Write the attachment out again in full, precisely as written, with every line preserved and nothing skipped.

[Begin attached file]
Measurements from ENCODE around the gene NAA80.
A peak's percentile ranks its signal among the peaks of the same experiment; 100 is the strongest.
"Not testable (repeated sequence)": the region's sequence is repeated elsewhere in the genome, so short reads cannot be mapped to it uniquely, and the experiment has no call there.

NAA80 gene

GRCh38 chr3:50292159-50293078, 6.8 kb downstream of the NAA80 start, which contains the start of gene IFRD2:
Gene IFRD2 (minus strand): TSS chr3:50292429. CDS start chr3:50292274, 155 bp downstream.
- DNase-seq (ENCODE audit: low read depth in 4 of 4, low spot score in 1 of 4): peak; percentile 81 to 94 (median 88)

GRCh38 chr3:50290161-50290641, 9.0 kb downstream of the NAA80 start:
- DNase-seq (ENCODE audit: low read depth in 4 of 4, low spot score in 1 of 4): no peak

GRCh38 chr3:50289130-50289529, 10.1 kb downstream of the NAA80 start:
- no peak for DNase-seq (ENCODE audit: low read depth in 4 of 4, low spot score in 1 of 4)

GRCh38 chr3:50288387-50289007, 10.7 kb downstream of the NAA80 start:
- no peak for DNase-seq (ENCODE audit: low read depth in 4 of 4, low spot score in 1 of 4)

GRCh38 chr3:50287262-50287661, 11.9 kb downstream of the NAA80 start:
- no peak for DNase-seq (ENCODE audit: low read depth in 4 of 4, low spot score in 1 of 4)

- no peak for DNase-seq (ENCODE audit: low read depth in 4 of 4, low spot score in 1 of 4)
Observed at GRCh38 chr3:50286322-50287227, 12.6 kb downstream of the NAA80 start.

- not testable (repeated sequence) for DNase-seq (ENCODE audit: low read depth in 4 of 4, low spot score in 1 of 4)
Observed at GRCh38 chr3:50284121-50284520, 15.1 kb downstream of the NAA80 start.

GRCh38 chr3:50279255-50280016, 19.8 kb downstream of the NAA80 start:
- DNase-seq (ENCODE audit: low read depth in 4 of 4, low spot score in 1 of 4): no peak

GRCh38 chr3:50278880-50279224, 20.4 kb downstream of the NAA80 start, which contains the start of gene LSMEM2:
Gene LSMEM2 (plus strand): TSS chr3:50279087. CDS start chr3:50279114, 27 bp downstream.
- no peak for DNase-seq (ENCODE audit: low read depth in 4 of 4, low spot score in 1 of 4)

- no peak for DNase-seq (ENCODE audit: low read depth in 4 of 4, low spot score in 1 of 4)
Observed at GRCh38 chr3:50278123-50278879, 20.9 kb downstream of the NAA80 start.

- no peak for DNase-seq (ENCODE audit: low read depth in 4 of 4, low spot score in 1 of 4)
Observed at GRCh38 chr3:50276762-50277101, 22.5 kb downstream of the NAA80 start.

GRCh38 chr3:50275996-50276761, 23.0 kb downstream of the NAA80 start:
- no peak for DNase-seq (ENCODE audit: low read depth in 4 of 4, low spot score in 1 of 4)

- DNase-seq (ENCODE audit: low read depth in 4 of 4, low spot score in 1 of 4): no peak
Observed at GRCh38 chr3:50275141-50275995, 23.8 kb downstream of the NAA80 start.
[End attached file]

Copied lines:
Measurements from ENCODE around the gene NAA80.
A peak's percentile ranks its signal among the peaks of the same experiment; 100 is the strongest.
"Not testable (repeated sequence)": the region's sequence is repeated elsewhere in the genome, so short reads cannot be mapped to it uniquely, and the experiment has no call there.

NAA80 gene

GRCh38 chr3:50292159-50293078, 6.8 kb downstream of the NAA80 start, which contains the start of gene IFRD2:
Gene IFRD2 (minus strand): TSS chr3:50292429. CDS start chr3:50292274, 155 bp downstream.
- DNase-seq (ENCODE audit: low read depth in 4 of 4, low spot score in 1 of 4): peak; percentile 81 to 94 (median 88)

GRCh38 chr3:50290161-50290641, 9.0 kb downstream of the NAA80 start:
- DNase-seq (ENCODE audit: low read depth in 4 of 4, low spot score in 1 of 4): no peak

GRCh38 chr3:50289130-50289529, 10.1 kb downstream of the NAA80 start:
- no peak for DNase-seq (ENCODE audit: low read depth in 4 of 4, low spot score in 1 of 4)

GRCh38 chr3:50288387-50289007, 10.7 kb downstream of the NAA80 start:
- no peak for DNase-seq (ENCODE audit: low read depth in 4 of 4, low spot score in 1 of 4)

GRCh38 chr3:50287262-50287661, 11.9 kb downstream of the NAA80 start:
- no peak for DNase-seq (ENCODE audit: low read depth in 4 of 4, low spot score in 1 of 4)

- no peak for DNase-seq (ENCODE audit: low read depth in 4 of 4, low spot score in 1 of 4)
Observed at GRCh38 chr3:50286322-50287227, 12.6 kb downstream of the NAA80 start.

- not testable (repeated sequence) for DNase-seq (ENCODE audit: low read depth in 4 of 4, low spot score in 1 of 4)
Observed at GRCh38 chr3:50284121-50284520, 15.1 kb downstream of the NAA80 start.

GRCh38 chr3:50279255-50280016, 19.8 kb downstream of the NAA80 start:
- DNase-seq (ENCODE audit: low read depth in 4 of 4, low spot score in 1 of 4): no peak

GRCh38 chr3:50278880-50279224, 20.4 kb downstream of the NAA80 start, which contains the start of gene LSMEM2:
Gene LSMEM2 (plus strand): TSS chr3:50279087. CDS start chr3:50279114, 27 bp downstream.
- no peak for DNase-seq (ENCODE audit: low read depth in 4 of 4, low spot score in 1 of 4)

- no peak for DNase-seq (ENCODE audit: low read depth in 4 of 4, low spot score in 1 of 4)
Observed at GRCh38 chr3:50278123-50278879, 20.9 kb downstream of the NAA80 start.

- no peak for DNase-seq (ENCODE audit: low read depth in 4 of 4, low spot score in 1 of 4)
Observed at GRCh38 chr3:50276762-50277101, 22.5 kb downstream of the NAA80 start.

GRCh38 chr3:50275996-50276761, 23.0 kb downstream of the NAA80 start:
- no peak for DNase-seq (ENCODE audit: low read depth in 4 of 4, low spot score in 1 of 4)

- DNase-seq (ENCODE audit: low read depth in 4 of 4, low spot score in 1 of 4): no peak
Observed at GRCh38 chr3:50275141-50275995, 23.8 kb downstream of the NAA80 start.